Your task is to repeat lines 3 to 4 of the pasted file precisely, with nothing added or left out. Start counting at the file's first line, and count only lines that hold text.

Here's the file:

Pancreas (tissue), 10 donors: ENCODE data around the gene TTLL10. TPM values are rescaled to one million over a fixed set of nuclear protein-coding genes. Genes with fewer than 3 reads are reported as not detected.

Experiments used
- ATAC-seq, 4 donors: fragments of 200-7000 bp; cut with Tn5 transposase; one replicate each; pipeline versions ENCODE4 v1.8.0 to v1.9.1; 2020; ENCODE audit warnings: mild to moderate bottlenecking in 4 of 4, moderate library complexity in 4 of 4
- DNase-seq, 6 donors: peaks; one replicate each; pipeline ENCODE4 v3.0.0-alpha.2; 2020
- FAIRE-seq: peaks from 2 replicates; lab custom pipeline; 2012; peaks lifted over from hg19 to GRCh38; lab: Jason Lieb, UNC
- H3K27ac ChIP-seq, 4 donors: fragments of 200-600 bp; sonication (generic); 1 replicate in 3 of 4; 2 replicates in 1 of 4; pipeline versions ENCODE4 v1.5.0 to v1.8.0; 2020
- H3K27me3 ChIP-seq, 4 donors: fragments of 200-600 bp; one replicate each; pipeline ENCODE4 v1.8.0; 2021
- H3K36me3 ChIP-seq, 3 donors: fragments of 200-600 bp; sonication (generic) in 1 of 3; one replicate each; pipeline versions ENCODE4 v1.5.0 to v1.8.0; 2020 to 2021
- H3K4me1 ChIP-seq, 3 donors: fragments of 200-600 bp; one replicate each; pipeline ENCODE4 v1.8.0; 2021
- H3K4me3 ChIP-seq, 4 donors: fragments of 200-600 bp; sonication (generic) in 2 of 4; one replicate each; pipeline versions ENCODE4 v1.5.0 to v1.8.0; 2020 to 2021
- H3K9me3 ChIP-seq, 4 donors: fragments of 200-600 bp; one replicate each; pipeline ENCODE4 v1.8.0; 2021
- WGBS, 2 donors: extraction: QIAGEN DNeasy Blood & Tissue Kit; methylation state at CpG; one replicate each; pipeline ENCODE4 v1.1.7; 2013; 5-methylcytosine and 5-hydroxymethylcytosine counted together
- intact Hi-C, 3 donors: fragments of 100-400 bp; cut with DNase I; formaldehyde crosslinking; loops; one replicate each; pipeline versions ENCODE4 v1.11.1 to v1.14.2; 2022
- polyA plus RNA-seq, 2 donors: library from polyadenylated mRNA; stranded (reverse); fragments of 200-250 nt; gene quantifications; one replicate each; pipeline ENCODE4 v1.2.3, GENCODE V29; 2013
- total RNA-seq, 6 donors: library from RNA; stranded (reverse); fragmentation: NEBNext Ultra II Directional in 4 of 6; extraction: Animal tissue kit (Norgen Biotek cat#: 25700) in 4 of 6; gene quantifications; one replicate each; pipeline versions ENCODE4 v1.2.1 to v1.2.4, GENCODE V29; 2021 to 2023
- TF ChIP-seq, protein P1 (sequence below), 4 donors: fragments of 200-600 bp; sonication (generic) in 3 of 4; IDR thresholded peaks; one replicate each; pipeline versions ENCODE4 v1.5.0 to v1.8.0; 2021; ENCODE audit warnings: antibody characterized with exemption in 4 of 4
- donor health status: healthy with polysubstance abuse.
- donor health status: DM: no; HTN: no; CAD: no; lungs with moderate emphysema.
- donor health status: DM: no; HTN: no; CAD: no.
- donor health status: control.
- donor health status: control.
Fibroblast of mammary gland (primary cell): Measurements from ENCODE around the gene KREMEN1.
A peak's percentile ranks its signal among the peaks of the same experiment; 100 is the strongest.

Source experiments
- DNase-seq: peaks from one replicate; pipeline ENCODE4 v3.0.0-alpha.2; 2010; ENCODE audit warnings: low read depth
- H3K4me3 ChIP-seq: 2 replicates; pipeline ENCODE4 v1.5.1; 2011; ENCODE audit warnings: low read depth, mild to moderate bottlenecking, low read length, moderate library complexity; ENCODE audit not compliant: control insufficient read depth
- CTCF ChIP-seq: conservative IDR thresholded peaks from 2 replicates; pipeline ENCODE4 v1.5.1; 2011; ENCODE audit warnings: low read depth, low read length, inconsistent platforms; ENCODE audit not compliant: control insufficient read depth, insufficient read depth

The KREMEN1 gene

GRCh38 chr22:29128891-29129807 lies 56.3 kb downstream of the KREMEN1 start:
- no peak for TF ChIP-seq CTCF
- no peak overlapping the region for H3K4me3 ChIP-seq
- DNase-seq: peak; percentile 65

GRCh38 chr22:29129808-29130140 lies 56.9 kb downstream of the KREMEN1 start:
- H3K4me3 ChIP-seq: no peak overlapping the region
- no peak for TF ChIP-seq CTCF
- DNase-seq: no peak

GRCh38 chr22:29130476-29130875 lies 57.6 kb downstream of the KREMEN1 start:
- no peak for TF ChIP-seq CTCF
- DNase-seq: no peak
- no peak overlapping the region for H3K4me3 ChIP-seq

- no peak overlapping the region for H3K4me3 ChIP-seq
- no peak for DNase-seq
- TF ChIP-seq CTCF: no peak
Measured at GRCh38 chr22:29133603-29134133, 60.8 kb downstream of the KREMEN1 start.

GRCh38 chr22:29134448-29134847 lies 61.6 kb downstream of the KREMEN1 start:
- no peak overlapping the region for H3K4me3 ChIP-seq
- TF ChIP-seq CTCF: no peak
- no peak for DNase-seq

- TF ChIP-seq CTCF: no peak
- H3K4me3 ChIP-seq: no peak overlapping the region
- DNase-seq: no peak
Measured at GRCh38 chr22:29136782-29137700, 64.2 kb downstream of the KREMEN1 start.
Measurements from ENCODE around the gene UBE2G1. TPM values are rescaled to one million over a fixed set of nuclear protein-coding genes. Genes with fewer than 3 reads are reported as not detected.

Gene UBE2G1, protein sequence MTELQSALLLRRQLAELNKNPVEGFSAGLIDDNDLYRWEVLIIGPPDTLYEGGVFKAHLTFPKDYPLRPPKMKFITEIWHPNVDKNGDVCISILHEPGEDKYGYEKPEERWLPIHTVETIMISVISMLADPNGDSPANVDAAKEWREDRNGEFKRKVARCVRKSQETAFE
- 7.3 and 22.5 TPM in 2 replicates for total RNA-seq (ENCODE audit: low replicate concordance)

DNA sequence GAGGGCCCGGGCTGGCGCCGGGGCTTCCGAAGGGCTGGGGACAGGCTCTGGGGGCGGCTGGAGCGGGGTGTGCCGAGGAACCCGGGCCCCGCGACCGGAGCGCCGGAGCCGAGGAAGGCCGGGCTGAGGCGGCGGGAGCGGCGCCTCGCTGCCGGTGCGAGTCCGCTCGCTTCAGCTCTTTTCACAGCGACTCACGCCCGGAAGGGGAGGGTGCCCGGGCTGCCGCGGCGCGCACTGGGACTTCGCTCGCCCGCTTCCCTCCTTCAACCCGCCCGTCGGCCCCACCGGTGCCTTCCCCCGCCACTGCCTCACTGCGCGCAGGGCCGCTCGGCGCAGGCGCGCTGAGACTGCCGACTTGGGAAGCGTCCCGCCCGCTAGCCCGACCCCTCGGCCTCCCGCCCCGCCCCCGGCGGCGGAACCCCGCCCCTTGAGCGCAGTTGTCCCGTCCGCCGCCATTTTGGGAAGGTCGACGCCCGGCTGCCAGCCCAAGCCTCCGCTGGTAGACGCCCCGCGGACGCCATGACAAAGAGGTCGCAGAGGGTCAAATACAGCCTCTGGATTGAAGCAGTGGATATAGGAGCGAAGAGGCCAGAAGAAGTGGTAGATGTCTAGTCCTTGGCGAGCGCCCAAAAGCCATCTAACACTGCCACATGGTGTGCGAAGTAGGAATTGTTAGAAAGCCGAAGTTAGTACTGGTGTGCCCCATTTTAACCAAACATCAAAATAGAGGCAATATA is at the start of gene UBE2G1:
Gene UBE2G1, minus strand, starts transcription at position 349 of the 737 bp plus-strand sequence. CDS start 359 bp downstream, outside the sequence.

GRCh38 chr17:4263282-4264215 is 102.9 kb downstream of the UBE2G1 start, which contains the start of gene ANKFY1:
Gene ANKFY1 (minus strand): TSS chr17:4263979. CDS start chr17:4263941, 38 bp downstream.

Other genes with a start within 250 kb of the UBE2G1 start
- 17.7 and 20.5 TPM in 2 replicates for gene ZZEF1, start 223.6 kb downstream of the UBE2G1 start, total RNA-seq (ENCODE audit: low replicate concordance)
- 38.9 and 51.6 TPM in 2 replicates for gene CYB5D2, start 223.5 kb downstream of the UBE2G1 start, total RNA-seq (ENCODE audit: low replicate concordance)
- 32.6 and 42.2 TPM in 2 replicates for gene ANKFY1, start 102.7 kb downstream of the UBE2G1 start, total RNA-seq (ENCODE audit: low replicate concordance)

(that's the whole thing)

- ATAC-seq, 4 donors: fragments of 200-7000 bp; cut with Tn5 transposase; one replicate each; pipeline versions ENCODE4 v1.8.0 to v1.9.1; 2020; ENCODE audit warnings: mild to moderate bottlenecking in 4 of 4, moderate library complexity in 4 of 4
- DNase-seq, 6 donors: peaks; one replicate each; pipeline ENCODE4 v3.0.0-alpha.2; 2020